This is the funniest book in Homebuilt Aviation. This is the story of how Dick Starks got into aviation, and then Homebuilding, and how he and his wife survived/enjoyed the experience. The funniest thing about this story is it's all true! (Just ask his wife.) Dick has a way of looking at any situation that will make you laugh. For a Homebuilder that is a good trait to have. And to top it off it's illustrated by aviation cartoonist, Bob Stevens. You can't help but enjoy this book.
Understanding Aircraft Composite Construction: Basics of Materials and Techniques for the Non-Engineer
Zeke Smith, 1996
This book explains, in plain language, without difficult mathematics, how and why composite materials work and how this family of materials achieves high mechanical performance, particularly in small aircraft. The target reader is a builder who is considering an aircraft project but may not have chosen the technology (tube and fabric, wood, aluminum) and needs to learn enough about the principles of composite construction to make an informed choice. This book will be of particular interest to the builder who is considering one of the popular prefab kits like the Glasair, Lancair, or KIS, where most of the structure consists of large, precision-molded sandwich forms. While not a design manual, the book will be of special interest to a builder who wishes to develop his own design and is prepared to do the necessary testing of prototype structures.
Stress Without Tears: A Primer on Aircraft-Stress Analysis Requiring No Advanced Mathematics
Tom Rhodes, 1994
ISBN 0-7881-1343-7, $40
I've had this book recommended by several persons.
Aircraft Design: A conceptual Approach (Aiaa Education Series)
Daniel P. Raymer, 1989
ISBN 0-9304-0351-7, $67
This book is a college textbook on the subject.
Composite Materials for Aircraft Structures (Aiaa Education Series)
Brian Hoskin, 1986
ISBN 0-9304-0311-8, $55
An introduction to virtually all aspects of the technology of composite materials as used in aeronautical design and structure. This text discusses important differences in the technology of composites from that of metals: intrinsic substantive differences and their implications for manufacturing processes, structural design procedures, and in-service performance of the materials, particularly regarding the cause and nature of damage that may be sustained.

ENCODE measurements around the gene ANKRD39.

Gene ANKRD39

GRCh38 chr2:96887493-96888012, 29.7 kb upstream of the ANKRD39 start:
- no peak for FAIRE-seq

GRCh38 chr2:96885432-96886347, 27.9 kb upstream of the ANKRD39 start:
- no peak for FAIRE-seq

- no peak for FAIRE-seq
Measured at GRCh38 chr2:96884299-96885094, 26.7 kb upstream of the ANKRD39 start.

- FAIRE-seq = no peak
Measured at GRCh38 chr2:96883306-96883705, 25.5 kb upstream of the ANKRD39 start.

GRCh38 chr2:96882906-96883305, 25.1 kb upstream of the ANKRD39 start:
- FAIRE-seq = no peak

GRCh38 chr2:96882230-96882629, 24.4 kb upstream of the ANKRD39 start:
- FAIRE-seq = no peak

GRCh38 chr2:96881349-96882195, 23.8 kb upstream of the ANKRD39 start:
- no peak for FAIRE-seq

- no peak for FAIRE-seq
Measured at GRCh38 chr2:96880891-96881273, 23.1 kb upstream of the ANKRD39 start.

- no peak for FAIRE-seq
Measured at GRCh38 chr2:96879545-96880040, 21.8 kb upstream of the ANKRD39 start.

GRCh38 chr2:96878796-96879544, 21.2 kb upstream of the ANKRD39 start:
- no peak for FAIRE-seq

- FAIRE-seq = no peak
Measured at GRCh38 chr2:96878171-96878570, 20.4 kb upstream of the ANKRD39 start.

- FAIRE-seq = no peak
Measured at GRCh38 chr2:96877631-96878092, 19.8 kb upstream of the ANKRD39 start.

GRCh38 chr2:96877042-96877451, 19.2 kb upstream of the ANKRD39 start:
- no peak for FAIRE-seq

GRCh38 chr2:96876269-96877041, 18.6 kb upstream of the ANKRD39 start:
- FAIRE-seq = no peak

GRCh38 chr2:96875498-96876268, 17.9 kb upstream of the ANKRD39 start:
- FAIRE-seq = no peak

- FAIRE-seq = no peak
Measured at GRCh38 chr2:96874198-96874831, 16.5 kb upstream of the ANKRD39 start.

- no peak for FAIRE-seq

Barnaby Wainfan, 1997
This book is a reprint of a series of articles first published in Kitplanes magazine. This book gives a basic understanding of airfoil geometry and how that geometry affects the aerodynamic characteristics of an airfoil and the characteristics of an airplane using that airfoil.
Aerodynamics of Wings and Bodies
Holt Ashley, 1985
ISBN 0-4866-4899-0, $9
Didn't cost much, so I couldn't resist buying it.
The Illustrated Guide to Aerodynamics
Hubert "Skip" Smith, 1992
This book clearly explains basic aerodynamics without using pretentious technical jargon and dry scientific explanations. It's perfect for pilots, aircraft owners, homebuilders, and airplane mechanics. This book is a perfect text to read prior to reading a university level textbook.
Donald R. Crawford, 1986
This book is a reprint of a series of articles first published in Kitplanes magazine. These articles focus on "bite-sized" pieces of the overall design problem. Many articles are accompanied by computer program code listings.
A Practical Guide to Airplane Performance and Design
Donald R. Crawford, 1979
This book is unusual in that key aerodynamic relationships are clarified with easy to use and easy to understand nomograms. As a result you can immediately make valid performance calculations for a new design, and see the consequences, or benefits, of changing design features.
L.M. Milne-Thomson, 4th edition, 1973
This book is a university text and reference book, and is considered a classic in the field. It covers nearly all aspects of aerodynamics. This is no easy read. It does help to be familiar with the elements of the differential and integral calculus.
Theory of Flight
Richard Von Mises, 1959
A balanced, well written account of fundamental fluid dynamics. It is one of the clearer presentations of uncompressed air flow. It is designed for the college senior or beginning graduate student, and assumes a knowledge of the principles of calculus and some familiarity with general mechanics.
Theory of Wing Sections
Ira H. Abbott & Albert E. Von Doenhoff, 1960
ISBN 0-4866-0586-8, $12
Concise compilation of the subsonic aerodynamic characteristics of modern NASA wing sections together with a description of their geometry and associated theory. Intended to be primarily a reference work for engineers and students, the book devotes over 300 pages to theoretical and experimental considerations. Rather heavy reading (have to brush up on my calculus) and perhaps a little outdated. Interesting section on the effect of flaps and wing slats.